Once An Arafat Man by Taysir "Tass" Saada with Dean Merrill is a true story of how a former PLO sniper was transformed by the grace of God. In this book Tass shares how he was born in Gaza, grew up as a refugee in Saudi Arabia and Qatar, fought as one of Yasser Arafat's men and how he eventually moved to the United States. Of note to me was when he talked of the Palestinian children who were deprived of their childhoods because of the oppression they were under and also because they were taught to hate and fight back at such a young age. In fact, as an older teenager, he was in charge of toughening up the 9 through 13 year old boys at a Fatah training camp in Jordan (see pg. 43).
Also interesting from page 46 is that the PLO had arguments within its ranks whether they wanted to set up Palestine as a Muslim-only state or welcome people of other faiths.
I enjoyed reading Tass' impression when he first came to America. He was delighted how he was not referred to as "refugee" or "immigrant" such as he had in Saudi Arabia. He said the Americans were "congenial and open." He even waited for people to put down the Palestinians and praise the Israelis, but that subject never came up. (see page 68)
His meeting with FBI agents questioning him on his involvement in Fatah was rather amusing. (pg. 80)
Tass had been in the United States living as a somewhat secular Muslim for many years before the Lord saved him. By the way, it was cute when Tass realized Jesus was a Jew since he grew up hating and killing Jews. After a while God sent him on the road sharing his story with others. He stressed how important it was for Christians to care about Muslims, and God guided him along the way to pastors and leaders who were interested in this work.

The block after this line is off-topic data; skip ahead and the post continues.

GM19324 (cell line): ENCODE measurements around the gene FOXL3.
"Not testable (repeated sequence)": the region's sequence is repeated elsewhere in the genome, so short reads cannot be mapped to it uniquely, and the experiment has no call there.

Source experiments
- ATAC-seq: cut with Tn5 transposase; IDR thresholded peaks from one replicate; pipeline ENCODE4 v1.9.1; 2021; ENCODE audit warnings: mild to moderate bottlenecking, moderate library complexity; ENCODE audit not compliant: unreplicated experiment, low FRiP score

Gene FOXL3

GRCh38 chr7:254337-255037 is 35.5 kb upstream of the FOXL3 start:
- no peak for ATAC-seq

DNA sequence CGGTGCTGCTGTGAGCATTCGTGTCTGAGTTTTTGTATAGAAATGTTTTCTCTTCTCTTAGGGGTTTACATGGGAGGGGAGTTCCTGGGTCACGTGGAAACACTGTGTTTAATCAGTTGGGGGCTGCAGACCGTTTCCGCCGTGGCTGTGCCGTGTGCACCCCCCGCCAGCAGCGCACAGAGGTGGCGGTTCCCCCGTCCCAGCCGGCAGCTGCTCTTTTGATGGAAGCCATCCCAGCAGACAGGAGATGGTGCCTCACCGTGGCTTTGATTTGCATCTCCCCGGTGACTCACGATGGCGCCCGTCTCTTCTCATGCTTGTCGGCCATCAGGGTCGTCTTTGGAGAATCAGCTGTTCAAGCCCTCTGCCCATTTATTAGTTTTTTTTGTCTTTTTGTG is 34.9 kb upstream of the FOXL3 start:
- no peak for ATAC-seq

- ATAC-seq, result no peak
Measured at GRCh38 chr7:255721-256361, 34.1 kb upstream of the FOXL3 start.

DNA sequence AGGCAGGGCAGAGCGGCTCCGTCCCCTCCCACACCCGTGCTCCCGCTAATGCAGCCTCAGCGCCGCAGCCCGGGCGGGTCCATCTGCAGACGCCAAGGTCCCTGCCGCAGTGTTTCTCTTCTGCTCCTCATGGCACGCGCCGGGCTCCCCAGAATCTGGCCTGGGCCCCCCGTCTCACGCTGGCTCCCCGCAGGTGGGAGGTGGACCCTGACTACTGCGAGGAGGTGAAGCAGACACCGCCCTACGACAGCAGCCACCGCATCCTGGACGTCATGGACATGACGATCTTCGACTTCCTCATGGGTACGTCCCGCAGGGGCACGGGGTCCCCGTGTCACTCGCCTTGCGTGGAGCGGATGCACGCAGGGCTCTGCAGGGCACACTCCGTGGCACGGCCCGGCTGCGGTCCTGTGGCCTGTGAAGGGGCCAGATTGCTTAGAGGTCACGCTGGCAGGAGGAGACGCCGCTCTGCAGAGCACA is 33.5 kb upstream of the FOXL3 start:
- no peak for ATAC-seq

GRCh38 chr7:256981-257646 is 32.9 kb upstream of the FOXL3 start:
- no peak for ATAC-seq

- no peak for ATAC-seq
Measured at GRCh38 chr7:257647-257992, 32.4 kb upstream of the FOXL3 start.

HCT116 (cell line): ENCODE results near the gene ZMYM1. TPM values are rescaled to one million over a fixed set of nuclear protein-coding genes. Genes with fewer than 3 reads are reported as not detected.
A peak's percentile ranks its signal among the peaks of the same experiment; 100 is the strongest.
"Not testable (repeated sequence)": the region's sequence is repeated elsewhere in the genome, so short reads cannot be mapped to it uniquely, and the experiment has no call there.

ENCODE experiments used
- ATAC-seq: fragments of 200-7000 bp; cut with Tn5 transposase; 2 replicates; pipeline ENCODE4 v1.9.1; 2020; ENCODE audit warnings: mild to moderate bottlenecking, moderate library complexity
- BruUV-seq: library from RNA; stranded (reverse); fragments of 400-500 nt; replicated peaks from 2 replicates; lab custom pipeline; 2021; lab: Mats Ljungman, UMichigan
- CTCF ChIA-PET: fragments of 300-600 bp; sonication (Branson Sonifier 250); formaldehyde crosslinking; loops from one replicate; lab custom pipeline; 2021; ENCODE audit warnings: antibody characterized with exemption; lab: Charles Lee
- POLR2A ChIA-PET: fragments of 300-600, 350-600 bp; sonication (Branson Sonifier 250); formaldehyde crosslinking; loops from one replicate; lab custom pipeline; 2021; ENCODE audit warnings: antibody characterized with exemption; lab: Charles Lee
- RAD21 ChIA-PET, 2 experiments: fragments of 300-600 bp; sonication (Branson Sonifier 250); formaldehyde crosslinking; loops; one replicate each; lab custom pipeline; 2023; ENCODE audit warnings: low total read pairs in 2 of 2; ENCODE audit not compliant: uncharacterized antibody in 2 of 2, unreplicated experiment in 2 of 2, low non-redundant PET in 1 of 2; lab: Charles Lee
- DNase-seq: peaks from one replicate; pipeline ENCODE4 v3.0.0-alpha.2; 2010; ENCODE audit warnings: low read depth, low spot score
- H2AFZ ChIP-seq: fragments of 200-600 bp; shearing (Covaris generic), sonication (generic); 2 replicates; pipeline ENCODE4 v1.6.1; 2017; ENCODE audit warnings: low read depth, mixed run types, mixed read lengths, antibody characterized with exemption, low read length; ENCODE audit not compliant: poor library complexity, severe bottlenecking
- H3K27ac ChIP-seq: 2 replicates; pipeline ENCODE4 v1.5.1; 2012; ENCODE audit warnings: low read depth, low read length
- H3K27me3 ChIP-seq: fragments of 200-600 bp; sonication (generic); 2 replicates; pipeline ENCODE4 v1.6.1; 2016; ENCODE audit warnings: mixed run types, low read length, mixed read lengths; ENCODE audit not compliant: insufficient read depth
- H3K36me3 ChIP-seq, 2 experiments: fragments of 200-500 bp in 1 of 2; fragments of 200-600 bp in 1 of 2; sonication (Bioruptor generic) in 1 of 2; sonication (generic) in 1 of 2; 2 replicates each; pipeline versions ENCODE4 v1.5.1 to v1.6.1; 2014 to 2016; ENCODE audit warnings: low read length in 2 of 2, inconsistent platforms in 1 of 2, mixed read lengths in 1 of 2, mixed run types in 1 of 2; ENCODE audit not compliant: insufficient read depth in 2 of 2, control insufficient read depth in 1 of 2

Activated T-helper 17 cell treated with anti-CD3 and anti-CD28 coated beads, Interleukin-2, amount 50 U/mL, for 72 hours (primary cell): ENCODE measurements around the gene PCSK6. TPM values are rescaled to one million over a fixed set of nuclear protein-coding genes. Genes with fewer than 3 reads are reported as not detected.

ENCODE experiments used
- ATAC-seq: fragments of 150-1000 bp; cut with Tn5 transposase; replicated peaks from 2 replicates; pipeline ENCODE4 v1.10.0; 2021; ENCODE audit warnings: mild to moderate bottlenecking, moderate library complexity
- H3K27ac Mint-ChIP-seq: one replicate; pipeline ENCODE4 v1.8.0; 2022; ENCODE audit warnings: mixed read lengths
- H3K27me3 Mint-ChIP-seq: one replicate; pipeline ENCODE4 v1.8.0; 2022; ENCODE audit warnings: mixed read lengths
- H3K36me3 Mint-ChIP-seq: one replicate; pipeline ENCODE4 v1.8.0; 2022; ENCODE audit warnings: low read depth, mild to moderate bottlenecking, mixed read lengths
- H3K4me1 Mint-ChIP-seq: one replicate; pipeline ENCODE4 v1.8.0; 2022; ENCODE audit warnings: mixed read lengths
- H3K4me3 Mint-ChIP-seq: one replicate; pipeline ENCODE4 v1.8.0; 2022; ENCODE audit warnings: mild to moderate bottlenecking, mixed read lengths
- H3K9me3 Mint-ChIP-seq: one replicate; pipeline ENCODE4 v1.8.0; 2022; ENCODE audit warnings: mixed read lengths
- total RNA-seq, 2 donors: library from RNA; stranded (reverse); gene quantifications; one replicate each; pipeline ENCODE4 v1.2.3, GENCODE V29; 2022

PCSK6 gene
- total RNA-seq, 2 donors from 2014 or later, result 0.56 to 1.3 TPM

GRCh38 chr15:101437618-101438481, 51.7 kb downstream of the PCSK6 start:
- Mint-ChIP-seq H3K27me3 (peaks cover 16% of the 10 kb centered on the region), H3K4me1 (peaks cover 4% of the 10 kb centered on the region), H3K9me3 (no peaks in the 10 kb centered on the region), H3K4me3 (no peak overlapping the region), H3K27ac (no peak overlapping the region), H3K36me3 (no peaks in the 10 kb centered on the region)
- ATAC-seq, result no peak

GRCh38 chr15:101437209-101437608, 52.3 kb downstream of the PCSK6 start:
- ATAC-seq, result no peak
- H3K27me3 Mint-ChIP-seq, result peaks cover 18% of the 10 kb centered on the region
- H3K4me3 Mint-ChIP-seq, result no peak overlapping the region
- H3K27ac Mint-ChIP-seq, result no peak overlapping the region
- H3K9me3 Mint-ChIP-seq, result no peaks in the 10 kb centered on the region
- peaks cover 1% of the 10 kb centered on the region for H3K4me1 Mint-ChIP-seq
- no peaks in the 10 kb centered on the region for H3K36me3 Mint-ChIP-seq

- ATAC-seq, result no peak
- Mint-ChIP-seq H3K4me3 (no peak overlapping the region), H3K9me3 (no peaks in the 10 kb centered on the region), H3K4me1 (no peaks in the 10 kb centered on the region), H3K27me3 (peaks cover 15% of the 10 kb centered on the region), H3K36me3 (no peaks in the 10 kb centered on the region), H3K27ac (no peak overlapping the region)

Of special interest was reading of Taysir's meeting with Arafat only 6 months before Arafat's death. He was able to share with his former hero how his life had been radically change from one of hate to one of love.
Also interesting from page 158 -- Taysir asked the tour guide in Israel if they could visit Ramallah since it was only 6 miles north of where they were touring. She politely replied that wasn't a good idea for tour groups. It made me realize that the Israelis want to keep evidence of their settlements and continued occupation of the West Bank and Gaza from the eyes of tourists, and I don't blame them. I'm sure it would sway public opinion away from their favor if people could see the truth of what they are doing in the name of "security against terrorism."
When Tass and his wife later went back to Gaza to help his people, he went with no weapons this time except the ones from God -- love and compassion and practical service. On page 188, Tass writes, "We simply kept our focus on what God had asked us to do, which was lift up the spirits and hopes of these people, to let them know that they were not abandoned to violence and terror. Somebody cared. And why did we care? Because of the love that Jesus Christ had placed in our hearts."
I enjoyed the idol talk (thinking we must have a certain outcome in order to be happy, secure and fulfilled) on page 225 and also Taysir's ideas about hope for the Middle East in the last couple of chapters.
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